July 30, 2013

Fooling Ourselves about Money

            An article in yesterday’s Kansas City Business News said that most people worth $1-5 million dollars do not feel wealthy; indeed, they are not sure that they have enough to continue to live comfortably as they go into retirement.  Living with fear that their money will run out saps the joy out of what, by most reasonable standards, is a cosseted lifestyle. 
Yet, they are not alone.  Many of us think that if we “just made a little bit more,” then our economic challenges would go away.  We also believe that if we worried less about money, we would be happier.
There have been some interesting studies of late seeking to index at what level of income happiness increases.  One study from Princeton University suggests that $75,000 is the threshold, and no matter how much more than this figure people make, they do not report any greater degree of happiness.  The lower a person’s annual income falls below that benchmark, the unhappier he or she feels—for good reason if one cannot support one’s household.
As important as our livelihood is, it is not the ultimate determiner of well being.  Enjoying loving relationships with God and others is the better measure.

Jesus had a great deal to say about money, and in the Gospel reading for next Sunday, he warns against greed, “for one’s life does not consist in the abundance of possessions” (Luke 12:15b).  The parable of the “rich fool” portrays the hold that resources can have on one’s life.  Having insufficient space to store his abundant crops, he pulls down his barns and builds larger ones.  Rather than sharing his overflow, he seeks to protect it to secure his life.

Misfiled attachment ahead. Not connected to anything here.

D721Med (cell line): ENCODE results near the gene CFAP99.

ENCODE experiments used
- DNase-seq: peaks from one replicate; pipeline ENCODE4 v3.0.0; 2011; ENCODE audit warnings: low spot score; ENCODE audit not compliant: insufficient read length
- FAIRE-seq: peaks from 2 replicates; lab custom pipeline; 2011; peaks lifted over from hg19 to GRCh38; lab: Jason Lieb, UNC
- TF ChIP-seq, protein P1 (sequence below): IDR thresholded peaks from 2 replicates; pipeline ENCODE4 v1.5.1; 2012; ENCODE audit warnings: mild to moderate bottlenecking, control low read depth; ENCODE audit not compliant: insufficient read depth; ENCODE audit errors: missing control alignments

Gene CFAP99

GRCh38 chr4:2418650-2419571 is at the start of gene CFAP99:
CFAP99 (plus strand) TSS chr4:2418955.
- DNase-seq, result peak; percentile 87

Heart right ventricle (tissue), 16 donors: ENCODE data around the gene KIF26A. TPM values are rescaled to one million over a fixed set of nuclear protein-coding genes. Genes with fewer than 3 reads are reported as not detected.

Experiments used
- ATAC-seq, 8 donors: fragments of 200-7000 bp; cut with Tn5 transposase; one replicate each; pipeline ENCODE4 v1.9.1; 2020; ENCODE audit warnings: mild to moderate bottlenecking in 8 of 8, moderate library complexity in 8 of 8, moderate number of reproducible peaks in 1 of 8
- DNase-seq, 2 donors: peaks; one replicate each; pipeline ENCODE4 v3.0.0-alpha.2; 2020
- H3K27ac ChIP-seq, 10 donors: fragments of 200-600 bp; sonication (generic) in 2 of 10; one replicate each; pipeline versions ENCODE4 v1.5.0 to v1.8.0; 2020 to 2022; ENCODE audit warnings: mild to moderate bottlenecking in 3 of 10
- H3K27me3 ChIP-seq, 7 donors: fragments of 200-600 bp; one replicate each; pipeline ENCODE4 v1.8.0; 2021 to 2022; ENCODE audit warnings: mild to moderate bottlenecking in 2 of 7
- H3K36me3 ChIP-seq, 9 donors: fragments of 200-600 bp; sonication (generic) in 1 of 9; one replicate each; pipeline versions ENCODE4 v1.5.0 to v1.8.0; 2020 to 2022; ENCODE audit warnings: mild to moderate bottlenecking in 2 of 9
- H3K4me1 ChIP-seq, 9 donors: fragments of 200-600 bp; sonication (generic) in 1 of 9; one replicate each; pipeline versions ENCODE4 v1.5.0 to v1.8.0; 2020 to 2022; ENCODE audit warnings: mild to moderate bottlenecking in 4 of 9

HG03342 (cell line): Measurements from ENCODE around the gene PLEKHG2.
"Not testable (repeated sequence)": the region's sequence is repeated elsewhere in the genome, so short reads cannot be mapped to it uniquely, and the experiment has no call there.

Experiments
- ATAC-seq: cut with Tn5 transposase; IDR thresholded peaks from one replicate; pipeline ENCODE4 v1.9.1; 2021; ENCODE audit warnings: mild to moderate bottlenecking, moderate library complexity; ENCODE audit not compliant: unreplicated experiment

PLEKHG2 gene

The outcome of the parable is stark; God demands an ultimate reckoning of the intent of the rich man’s life.  Jesus concludes with: “So it is with those who store up treasures for themselves but are not rich toward God” (v. 21).
Our lives simply cannot be reduced to what we accumulate in this life.  Becoming “rich toward God” is the goal, and we demonstrate this passion in caring for the “least of these.”
Much of the enthusiasm for Pope Francis is because of his personal humility and deep care for the poor.  His call to simplicity can refresh his church, indeed the wider Body of Christ as we learn where our treasure lies.

Molly T. Marshall

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